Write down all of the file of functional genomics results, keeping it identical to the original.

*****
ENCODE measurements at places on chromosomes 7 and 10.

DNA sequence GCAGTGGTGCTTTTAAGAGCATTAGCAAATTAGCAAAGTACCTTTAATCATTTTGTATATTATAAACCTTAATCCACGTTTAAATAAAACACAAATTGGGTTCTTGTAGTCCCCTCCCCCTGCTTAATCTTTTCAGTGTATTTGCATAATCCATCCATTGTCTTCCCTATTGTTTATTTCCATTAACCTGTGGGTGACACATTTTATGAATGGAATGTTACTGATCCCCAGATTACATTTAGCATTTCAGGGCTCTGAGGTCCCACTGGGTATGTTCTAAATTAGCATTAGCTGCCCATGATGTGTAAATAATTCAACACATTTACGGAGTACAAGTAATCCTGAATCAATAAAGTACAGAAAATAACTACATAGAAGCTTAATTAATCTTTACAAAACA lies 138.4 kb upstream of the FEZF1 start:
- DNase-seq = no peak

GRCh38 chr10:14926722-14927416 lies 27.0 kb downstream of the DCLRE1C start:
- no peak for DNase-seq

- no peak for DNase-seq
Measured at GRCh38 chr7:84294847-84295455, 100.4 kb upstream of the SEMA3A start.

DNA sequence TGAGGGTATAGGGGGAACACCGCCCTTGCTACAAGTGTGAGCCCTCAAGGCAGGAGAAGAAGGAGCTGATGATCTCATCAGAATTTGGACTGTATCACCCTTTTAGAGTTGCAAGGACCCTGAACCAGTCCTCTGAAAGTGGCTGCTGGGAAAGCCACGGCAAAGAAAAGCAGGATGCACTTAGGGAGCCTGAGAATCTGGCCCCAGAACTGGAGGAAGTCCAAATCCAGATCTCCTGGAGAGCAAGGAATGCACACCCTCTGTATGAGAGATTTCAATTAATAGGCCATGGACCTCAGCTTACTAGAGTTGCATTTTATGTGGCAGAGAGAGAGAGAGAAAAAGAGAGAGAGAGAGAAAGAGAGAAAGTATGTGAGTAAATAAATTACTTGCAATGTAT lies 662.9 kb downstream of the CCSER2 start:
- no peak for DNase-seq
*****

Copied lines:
ENCODE measurements at places on chromosomes 7 and 10.

DNA sequence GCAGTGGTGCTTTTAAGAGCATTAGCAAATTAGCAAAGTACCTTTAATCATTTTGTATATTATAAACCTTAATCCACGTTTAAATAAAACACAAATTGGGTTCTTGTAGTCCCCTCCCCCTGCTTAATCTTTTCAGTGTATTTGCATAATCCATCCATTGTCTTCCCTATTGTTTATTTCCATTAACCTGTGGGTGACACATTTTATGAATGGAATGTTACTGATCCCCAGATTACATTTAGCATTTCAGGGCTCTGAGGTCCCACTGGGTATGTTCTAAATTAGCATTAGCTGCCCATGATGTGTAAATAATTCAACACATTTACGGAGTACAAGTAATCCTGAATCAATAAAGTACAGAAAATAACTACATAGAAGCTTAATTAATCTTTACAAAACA lies 138.4 kb upstream of the FEZF1 start:
- DNase-seq = no peak

GRCh38 chr10:14926722-14927416 lies 27.0 kb downstream of the DCLRE1C start:
- no peak for DNase-seq

- no peak for DNase-seq
Measured at GRCh38 chr7:84294847-84295455, 100.4 kb upstream of the SEMA3A start.

DNA sequence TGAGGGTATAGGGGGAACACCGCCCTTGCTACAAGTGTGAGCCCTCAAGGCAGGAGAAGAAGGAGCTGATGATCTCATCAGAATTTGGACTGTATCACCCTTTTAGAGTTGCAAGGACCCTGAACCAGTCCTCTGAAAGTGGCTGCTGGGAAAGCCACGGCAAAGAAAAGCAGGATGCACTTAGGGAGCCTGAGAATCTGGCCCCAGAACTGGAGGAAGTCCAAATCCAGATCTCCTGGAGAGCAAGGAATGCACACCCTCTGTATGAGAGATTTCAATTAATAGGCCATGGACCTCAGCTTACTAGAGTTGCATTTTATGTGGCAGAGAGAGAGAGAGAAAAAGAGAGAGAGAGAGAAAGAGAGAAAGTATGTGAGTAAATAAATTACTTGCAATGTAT lies 662.9 kb downstream of the CCSER2 start:
- no peak for DNase-seq